Is a Hebrew word, and signifies an adversary, or enemy, and is commonly applied in Scripture to the devil, or the chief of the fallen angels. “By collecting the passages,” says Cruden, “where Satan, or the devil, is mentioned, it may be observed, that he fell from heaven with all his company; that God cast him down from thence for the punishment of his pride; that, by his envy and malice, sin, death, and all other evils, came into the world; that, by the permission of God, he exercises a sort of government in the world over his subordinates, over apostate angels like himself; that God makes use of him to prove good men and chastise bad ones; that he is a lying spirit in the mouth of false prophets, seducers, and heretics; that it is he, or some of his, that torment or possess men; that inspire them with evil designs, as he did David, when he suggested to him to number his people; to Judas, to betray his Lord and Master; and to Ananias and Sapphira, to conceal the price of their field. That he roves full of rage like a roaring lion, to tempt, to betray, to destroy, and to involve us in guilt and wickedness; that his power and malice are restrained within certain limits, and controlled by the will of God. In a word, that he is an enemy to God and man, and uses his utmost endeavours to rob God of his glory, and men of their souls.”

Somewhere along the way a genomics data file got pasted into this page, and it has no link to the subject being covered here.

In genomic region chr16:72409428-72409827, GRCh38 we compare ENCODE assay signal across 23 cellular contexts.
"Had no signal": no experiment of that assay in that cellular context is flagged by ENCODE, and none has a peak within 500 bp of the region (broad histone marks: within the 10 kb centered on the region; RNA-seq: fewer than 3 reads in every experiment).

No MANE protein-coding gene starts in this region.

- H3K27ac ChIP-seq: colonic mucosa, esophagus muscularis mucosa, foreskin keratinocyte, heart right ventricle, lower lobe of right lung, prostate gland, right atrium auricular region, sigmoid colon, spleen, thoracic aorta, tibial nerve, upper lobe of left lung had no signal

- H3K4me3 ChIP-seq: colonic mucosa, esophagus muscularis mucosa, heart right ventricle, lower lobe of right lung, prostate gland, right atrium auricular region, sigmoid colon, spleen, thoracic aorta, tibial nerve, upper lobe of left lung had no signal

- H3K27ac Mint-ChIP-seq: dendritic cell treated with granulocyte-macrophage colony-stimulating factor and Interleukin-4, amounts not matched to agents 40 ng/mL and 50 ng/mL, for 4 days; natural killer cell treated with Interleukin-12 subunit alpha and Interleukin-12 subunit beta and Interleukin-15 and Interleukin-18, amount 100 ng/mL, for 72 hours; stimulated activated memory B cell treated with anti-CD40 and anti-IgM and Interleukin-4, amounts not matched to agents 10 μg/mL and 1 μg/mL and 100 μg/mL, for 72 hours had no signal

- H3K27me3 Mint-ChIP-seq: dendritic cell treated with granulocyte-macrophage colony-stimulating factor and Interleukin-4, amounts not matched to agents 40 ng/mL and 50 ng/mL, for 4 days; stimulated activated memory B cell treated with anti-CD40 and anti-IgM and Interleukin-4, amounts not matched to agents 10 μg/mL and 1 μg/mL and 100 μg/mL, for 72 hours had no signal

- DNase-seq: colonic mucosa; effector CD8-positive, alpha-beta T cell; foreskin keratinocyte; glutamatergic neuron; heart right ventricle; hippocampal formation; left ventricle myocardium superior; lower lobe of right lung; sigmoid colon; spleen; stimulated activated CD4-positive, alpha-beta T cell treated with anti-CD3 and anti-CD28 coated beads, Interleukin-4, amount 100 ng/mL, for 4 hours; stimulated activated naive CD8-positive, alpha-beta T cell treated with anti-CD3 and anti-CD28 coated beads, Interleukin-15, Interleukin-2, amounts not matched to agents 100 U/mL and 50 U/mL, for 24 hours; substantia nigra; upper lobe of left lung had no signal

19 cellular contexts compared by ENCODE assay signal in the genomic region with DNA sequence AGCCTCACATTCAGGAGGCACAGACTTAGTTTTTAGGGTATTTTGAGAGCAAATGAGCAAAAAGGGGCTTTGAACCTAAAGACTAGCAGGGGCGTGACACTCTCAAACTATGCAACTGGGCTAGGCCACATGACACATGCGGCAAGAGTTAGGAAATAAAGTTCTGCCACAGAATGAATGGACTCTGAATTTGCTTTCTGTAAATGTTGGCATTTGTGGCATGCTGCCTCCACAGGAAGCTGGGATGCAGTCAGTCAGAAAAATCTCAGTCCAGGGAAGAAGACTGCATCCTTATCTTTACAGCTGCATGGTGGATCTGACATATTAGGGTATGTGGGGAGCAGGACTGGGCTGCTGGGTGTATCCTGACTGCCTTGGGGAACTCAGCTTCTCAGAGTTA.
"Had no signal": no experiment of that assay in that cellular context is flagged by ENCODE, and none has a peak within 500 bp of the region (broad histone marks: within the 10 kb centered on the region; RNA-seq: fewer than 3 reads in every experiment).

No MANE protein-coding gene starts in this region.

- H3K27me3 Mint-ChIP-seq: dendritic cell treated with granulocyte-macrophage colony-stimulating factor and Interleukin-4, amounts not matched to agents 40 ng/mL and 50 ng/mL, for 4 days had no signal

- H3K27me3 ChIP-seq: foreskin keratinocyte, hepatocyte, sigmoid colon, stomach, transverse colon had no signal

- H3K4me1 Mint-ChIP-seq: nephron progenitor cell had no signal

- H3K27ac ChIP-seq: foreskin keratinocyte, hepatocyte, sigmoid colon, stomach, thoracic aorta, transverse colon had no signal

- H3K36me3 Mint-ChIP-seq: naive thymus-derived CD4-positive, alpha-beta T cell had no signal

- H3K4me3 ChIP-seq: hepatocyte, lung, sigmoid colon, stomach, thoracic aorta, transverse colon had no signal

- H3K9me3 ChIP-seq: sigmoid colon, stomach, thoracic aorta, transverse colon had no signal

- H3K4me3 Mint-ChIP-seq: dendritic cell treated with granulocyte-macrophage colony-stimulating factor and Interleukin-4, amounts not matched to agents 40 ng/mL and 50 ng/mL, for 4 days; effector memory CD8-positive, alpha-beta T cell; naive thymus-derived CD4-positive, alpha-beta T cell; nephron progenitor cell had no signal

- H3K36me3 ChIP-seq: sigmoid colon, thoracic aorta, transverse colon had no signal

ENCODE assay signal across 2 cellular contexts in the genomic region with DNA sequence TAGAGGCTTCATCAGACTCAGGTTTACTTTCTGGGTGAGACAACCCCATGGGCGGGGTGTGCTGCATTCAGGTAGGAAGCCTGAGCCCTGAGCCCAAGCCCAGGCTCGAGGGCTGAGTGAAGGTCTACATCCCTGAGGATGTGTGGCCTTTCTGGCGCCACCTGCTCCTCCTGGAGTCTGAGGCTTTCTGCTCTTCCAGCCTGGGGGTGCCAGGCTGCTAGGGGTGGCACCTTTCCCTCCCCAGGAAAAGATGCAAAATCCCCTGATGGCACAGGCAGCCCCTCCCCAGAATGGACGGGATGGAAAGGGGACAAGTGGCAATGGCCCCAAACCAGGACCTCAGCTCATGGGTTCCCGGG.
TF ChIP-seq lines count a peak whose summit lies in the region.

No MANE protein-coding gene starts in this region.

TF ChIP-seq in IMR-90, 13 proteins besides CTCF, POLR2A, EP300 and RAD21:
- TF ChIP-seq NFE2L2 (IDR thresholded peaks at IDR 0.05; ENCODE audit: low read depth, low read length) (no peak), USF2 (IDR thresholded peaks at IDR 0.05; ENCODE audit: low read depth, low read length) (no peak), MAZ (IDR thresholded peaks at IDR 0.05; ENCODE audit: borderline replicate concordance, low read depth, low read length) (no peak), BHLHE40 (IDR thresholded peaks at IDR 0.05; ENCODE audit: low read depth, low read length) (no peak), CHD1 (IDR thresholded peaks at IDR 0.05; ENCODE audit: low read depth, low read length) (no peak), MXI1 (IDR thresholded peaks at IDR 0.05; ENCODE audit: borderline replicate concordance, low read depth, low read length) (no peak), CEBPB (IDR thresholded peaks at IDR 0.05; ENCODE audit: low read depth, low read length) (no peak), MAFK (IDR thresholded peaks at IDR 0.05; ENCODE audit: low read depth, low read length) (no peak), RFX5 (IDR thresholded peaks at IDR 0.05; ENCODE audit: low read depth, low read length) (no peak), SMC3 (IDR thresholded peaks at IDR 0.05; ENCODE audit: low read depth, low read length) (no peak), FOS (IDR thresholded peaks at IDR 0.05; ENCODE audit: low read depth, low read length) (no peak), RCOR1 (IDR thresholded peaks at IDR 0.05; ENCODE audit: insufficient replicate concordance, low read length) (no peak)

More particularly as to the temptations of Satan. 1. “He adapts them to our temper and circumstances.–2. He chooses the fittest season to tempt: as youth, age, poverty, prosperity, public devotion, after happy manifestations; or when in a bad frame; after some signal source; when alone, or in the presence of the object; when unemployed and off our guard; in death.–3. He puts on the mask of religious friendship, 2 Cor. 11:14. Matt. 4:6. Luke, 9:50. Gen. 2:4. He manages temptation with the greatest subtlety. He asks but little at first; leaves for a season in order to renew his attack.–5. He leads men to sin with a hope of speedy repentance.–6. He raises suitable instruments, bad habits, relations, Gen. 3. Job, 2:9, 10.
Charles Buck (1771-1815) was an English Independent minister, best known for the publication of his “Theological Dictionary”. According to the “Dictionary of National Biography”, a Particular Baptist minister named John C. Ryland (1723-1792) assisted Buck by writing many of the articles for the aforementioned publication. One may conclude, based not only Buck’s admiration for his friend Ryland, but also on the entries in his Theological Dictionary, that he stood head and shoulders with the High-Calvinists of his day.